- Non-Suzuki Students (7-13 yrs old) – Typically my non-suzuki guitar students receive the same amount of information in the first lesson. The only difference is that I start working on note reading right away. Because note reading can be more difficult early on, I suggest they practice for 25 minutes a day for at least 5 days.
- Teen Students (13-18 yrs old)/Adult Students (18 yrs old+) - These students should be practicing 25 minutes a day. They are learning note reading skills along with learning several chords. All of these things need to be worked on over the course of the week.
It is important that students practice regularly and for the amount of time I tell them. Depending on what is going on in the lesson, sometimes the time seems a bit too long for what they are working on. Usually, I’d like to see the students review the concepts given to them several times during their practice session for their own benefit.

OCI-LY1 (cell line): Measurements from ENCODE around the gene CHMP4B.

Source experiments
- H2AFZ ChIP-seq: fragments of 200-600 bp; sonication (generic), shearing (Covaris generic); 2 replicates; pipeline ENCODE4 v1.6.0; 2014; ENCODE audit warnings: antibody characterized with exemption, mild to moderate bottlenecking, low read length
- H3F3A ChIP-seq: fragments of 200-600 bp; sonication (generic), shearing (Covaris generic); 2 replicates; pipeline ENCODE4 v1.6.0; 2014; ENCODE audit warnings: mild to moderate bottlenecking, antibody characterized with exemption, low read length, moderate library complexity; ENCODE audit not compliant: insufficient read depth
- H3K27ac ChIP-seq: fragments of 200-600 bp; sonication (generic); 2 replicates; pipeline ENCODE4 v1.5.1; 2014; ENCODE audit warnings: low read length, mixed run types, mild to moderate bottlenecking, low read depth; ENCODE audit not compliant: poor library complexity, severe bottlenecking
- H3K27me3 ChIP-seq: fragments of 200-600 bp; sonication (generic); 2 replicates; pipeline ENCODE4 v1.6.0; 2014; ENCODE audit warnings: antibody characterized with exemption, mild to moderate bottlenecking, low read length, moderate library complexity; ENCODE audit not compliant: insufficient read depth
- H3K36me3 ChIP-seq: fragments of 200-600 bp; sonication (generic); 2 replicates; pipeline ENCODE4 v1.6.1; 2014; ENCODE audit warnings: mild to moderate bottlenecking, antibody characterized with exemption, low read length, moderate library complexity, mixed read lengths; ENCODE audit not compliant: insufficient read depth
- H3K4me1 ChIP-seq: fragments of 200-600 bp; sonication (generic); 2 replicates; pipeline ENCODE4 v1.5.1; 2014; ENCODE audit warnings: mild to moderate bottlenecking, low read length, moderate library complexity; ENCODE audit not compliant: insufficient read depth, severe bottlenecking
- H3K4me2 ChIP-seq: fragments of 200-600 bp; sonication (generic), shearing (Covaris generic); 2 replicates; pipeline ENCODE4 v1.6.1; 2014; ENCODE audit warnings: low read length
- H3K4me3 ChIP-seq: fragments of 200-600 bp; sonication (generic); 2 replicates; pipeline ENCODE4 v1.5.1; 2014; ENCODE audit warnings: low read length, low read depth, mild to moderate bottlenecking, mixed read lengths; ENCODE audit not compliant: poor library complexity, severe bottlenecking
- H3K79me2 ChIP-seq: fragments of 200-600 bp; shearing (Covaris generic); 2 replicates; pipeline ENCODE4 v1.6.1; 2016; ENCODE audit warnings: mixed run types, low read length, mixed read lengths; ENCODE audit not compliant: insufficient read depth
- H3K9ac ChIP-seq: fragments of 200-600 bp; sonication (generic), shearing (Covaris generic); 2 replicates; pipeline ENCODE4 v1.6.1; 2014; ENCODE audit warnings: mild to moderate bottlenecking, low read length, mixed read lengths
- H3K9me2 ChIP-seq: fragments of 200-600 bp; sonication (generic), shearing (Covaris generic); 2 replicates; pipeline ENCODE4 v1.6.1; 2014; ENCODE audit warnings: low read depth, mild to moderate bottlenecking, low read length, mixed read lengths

Organize Your Practice
For any student, it is important that the practice time be spent wisely. Most students practice for the time their teacher tells them, but waist their practice time when practicing. Here are several ways to help organize and use your time more efficiently while practicing. Each one of these points can be used no matter how new you are to the instrument or music.